India is rated as the fourth most deadly and dangerous country for women in the world, just behind Afghanistan, Pakistan and the Congo. In a country that is pacing quickly ahead through economic progression, India’s cultural traditions keep this nation in a violent past, especially when it comes to the rights of women and girls. During my last few weeks in India I met a young woman who was working with survivors of human trafficking. She introduced me to an organisation called Odanadi, where the world of human trafficking lost it’s facelessness forever.
Odanadi, founded in 1993 by two journalist, Stanly and Parashu, is committed to rescuing, rehabilitating and reintegrating victims of human trafficking. Human Trafficking is the third largest international crime industry. Unfortunately, when there is space for exploitation, vulnerable women, especially young girls are the first to suffer.
No human should be for sale, yet in today’s world, there are more slaves than ever. These slaves are cheaper than at any other time in history. When the topic of trafficking humans comes up, many myths and assumptions are created. Many of the complexities of this issue are left out of the narrative, such as the forced labour market that dominates much of the agriculture industry and consumer products, or the many important faces who also fall prey to this violence such as young boys and the LGBTQ community. Odanadi is working hard on educating the public on the wide spectrum of the suffering caused by human trafficking. Odanadi works with both boys and girls on their recovery, as well as rescuing those from all forms of forced labour. However, the fact remains that 70% of persons trafficked do fit the profile of being young girls from low caste, low-income families. These are the young women I met, and this is a story about them.
Traffickers steal young girls while walking on the street, some are sold by their parents given the low status of the girl child or in many cases, desperate for work, the girls are baited by false work opportunities, bonded into a lifetime of misery. 18% of those trafficked are used for forced labour, while 79%, usually young girls, are sold for commercial sexual exploitation (CSE). If the girls are lucky not to be sold into forced prostitution, they may instead be sold into child marriage, domestic servitude or for other sexually based entertainment purposes. There are currently over 2.8 million women bonded into CSE in India. In 26 years, Odanadi has worked tirelessly to rescue over 4300 victims.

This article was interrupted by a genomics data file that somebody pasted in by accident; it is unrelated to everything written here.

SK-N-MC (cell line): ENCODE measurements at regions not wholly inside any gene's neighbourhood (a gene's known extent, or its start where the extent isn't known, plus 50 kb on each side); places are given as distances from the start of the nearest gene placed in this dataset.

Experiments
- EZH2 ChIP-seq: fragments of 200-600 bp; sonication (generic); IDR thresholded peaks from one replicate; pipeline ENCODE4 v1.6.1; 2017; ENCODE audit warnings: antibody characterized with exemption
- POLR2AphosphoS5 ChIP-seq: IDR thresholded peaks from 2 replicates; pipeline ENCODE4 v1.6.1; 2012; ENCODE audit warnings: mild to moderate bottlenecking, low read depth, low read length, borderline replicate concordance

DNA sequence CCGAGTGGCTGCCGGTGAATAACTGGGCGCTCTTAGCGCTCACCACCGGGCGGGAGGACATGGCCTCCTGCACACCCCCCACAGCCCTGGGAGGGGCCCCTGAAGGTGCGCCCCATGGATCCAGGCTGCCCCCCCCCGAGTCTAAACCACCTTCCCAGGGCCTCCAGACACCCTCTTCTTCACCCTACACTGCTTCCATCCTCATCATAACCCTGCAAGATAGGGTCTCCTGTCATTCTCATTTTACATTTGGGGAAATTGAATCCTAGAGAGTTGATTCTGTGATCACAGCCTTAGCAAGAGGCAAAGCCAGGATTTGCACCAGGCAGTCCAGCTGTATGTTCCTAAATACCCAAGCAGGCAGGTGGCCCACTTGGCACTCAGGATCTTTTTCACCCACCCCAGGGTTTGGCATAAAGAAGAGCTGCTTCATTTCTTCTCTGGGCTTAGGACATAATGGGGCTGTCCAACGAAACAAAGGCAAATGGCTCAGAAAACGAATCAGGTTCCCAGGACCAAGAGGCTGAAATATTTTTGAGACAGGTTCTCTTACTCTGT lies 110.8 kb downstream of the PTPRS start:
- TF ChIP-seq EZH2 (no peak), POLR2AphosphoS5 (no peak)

Odanadi means soul mate, someone who walks with you, hand-in-hand through life. As soon as you walk into the large gates of Odanadi, the heavy sounds of honking and a thick cloud of dirt coloured smoke that covers India disappears. Instead, the wind blows peacefully against the palm trees that guard the house of Odandi, the only noise is the sounds of the girls laughing or learning.
As we arrived at the gates, we were greeted by the house security guard, a young girl who has lived in Odanadi for 8 years. Gradually working her way up to the role. My friend joked, ‘She is the most stunning security guard I’ve ever seen’! She really was.
Odanadi is built in Mysore, Karnataka State, which is one of India’s hot spots for trafficking. The plot has a house for girls as well as a separate home for boys. While the space itself provides protection for these survivors, Odanadi also offers many programs for their recovery and rehabilitation. Part of their psycho-social therapies includes karate, yoga, drama and dance classes. All of which help the victims to regain a sense of self-love and strength for their bodies, which was too often stolen from them. To help them prepare for their roles back in the community, there is a satvic bakery, where the girls can learn cooking skills, a beauty salon where the girls are learning a trade as well as computer rooms for the girls to take classes.
Laksmi*, one of the recently rescued girls, stayed inside for most of the day while the other girls went off to school. She was 19, but given her Indian heritage, she looked much younger. She is one of the most beautiful girls I’ve laid eyes on. Partly because of her flawless features, but more so because of the relentless nature of her light that shines through her smile, despite how much darkness laid behind it. When we first met, she was having a ‘good’ day. Excitable and polite, out of context you would never know the suffering she endured. By the second day, the weight of her recovery was more felt. Being the vivacious young woman she was, despite her pain, she still smiled brightly and said ‘Hello Sister’ with a warmth worthy of the effort. The strength of these girls, with their ability to still give love and light to others despite the horrific brutality offered to them by their abusers, is worthy of much more worship than all the Hindu gods of India.